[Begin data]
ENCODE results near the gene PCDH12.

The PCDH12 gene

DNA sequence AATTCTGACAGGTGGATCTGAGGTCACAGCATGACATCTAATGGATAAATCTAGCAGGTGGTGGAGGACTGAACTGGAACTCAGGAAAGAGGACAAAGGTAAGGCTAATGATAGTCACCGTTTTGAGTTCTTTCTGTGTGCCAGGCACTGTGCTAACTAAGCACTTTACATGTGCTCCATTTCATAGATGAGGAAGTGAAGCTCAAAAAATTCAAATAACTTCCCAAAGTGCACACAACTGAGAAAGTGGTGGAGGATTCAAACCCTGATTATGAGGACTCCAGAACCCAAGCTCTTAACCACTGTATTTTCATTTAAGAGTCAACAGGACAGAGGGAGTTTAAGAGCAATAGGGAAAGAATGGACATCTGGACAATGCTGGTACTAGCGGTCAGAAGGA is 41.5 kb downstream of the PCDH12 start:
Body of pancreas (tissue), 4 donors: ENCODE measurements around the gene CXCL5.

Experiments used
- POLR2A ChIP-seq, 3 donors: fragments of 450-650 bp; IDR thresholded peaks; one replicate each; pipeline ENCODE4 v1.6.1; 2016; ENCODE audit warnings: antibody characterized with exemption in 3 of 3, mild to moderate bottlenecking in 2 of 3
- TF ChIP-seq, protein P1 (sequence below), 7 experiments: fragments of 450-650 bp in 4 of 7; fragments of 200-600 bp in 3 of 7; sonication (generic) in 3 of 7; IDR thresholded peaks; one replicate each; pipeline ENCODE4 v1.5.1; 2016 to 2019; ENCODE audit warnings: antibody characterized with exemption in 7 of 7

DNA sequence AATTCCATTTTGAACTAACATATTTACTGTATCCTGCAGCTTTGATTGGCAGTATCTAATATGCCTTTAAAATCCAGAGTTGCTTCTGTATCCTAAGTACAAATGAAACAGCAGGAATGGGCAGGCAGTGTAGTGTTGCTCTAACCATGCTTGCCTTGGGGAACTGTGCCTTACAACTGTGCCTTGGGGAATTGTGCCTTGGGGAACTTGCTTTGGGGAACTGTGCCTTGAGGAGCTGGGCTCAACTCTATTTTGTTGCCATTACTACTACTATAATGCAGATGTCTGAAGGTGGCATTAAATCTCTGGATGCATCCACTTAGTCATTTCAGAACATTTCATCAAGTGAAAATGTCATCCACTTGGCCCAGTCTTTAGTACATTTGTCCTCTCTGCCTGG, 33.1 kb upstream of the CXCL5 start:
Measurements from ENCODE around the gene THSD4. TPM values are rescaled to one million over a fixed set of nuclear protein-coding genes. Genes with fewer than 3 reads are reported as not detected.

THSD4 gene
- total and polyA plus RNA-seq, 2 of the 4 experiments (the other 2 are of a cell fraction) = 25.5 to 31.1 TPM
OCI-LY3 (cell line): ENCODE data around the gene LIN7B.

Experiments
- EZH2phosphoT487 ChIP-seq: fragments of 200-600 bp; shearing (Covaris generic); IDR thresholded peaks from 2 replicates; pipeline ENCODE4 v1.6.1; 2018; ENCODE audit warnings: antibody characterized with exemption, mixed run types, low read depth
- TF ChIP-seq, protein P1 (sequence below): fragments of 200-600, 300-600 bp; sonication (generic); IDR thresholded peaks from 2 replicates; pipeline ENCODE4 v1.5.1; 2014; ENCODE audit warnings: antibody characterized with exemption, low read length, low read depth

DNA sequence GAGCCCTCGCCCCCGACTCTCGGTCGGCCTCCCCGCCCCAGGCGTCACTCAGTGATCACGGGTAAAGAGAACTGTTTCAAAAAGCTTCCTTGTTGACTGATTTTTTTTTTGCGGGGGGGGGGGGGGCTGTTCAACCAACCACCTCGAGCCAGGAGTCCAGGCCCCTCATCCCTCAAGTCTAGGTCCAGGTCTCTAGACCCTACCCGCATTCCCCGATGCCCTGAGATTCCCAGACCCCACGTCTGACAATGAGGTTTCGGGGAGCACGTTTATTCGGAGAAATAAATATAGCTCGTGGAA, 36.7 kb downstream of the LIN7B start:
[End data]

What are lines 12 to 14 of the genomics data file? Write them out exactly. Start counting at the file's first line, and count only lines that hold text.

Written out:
OCI-LY3 (cell line): ENCODE data around the gene LIN7B.

Experiments
- EZH2phosphoT487 ChIP-seq: fragments of 200-600 bp; shearing (Covaris generic); IDR thresholded peaks from 2 replicates; pipeline ENCODE4 v1.6.1; 2018; ENCODE audit warnings: antibody characterized with exemption, mixed run types, low read depth